Most helpful positive review
51 of 54 people found the following review helpful
A breath of fresh air
on October 21, 2010
If there is one common human responsibility, it is to evolve beyond our parents. Jeff Kripal has moved this responsibility to another level. He is one of the few academics in religious studies who has evolved out of dogma of scientific-materialist and absolute cultural relativisms. This is no mean accomplishment considering that one first has to conform and perform excellently to get into a top graduate institution. Once there, the orthodoxy is more deeply inculcated and conformity is closely supervised. Then, just to make sure no heretics slip through, there is a seven-year probation period with peer review at every corner before one has the possibility of achieving academic tenure. No wonder the world passes academia by. Congratulations to Dr. Jeff and to his editor at the University of Chicago Press. How often is an author allowed judicially to use the f*** word in academic discourse?
Dr. Jeff has written a book about a variety of unexplained phenomena (e.g., paranormal and psi) from a 21st-century perspective. This means that he has moved beyond dualistic either/or thinking and beyond the taboo of subjectivity (see B. Alan Wallace's great book with the same name). Indeed, at his best Dr. Jeff has demonstrated cases of a nondual confluence of subject-object (for Schroedinger fans, it can be expressed metaphorically but not literally as the collapse of the wave function) as he delves into what has heretofore been "forbidden knowledge." It has been forbidden because any inquiry with any degree of openness into these realms reveals the (appalling IMO) explanatory poverty of science or religious studies paradigms. This book, in a very polite, erudite, entertaining, and direct way shows just how "the King has no clothes."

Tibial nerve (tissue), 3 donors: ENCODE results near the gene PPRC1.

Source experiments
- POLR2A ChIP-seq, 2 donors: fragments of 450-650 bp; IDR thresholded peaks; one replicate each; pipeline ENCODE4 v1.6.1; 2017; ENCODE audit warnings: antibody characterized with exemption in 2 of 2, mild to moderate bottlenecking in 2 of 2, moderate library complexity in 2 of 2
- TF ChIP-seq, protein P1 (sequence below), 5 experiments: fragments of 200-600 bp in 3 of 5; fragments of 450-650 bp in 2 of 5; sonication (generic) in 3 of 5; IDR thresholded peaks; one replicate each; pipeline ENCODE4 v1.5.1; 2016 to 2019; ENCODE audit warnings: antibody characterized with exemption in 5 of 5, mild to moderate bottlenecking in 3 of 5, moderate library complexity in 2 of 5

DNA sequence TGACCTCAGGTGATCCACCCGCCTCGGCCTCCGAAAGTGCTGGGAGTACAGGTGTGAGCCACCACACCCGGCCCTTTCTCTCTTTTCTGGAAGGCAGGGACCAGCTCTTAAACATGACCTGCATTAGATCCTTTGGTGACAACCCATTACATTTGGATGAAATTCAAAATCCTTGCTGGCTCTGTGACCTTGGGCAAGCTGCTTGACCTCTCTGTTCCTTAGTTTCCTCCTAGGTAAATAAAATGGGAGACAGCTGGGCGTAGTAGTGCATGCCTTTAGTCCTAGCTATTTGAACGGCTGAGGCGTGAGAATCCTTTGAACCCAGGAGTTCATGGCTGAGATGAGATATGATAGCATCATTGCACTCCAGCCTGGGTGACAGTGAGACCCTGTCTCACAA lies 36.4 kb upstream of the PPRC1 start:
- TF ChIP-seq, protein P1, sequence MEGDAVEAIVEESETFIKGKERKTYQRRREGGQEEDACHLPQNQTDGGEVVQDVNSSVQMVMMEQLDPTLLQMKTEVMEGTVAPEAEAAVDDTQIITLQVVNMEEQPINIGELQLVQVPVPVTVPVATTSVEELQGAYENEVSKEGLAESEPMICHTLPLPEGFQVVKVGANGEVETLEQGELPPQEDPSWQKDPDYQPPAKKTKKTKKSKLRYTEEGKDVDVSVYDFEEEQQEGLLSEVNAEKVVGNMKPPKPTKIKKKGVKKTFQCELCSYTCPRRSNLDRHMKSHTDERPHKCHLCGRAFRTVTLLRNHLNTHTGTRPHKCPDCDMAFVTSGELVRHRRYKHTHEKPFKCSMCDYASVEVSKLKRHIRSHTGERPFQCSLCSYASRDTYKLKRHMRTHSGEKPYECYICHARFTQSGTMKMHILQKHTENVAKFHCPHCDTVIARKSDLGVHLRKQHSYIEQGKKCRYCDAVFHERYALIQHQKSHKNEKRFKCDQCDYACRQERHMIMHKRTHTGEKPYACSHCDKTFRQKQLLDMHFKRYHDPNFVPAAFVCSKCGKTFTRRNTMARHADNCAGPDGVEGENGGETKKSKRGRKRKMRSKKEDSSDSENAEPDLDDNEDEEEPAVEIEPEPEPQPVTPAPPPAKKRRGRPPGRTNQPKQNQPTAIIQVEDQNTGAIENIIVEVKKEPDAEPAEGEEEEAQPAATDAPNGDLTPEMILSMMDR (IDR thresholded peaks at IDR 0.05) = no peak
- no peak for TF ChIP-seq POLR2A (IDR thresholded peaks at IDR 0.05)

What does this mean? A lot. The monotheistic Abrahamic religions - and their modern shadow counterpart, modern materialist science, operate on the principle of dogma. They must exclude data to survive as stable systems. This is the old paradigm. Just as many Asian cultures have typically embraced the simultaneous plurality of gods and religions, the paradigm for the 21st century, by increasing necessity, works on inclusionism. This is an open-ended framework that preserves itself by including as much of the contradictory data as possible. I could go on and on praising this book.
On page 26 Dr. Jeff says, "The simple truth is that we simply don't know what is going on here. I would go further. With our present rules of engagement, that is, with our present reigning materialistic methodologies, faith commitments, objective scientisms, and absolute cultural relativisms, we cannot know. . . I want a new game with new rules of engagement."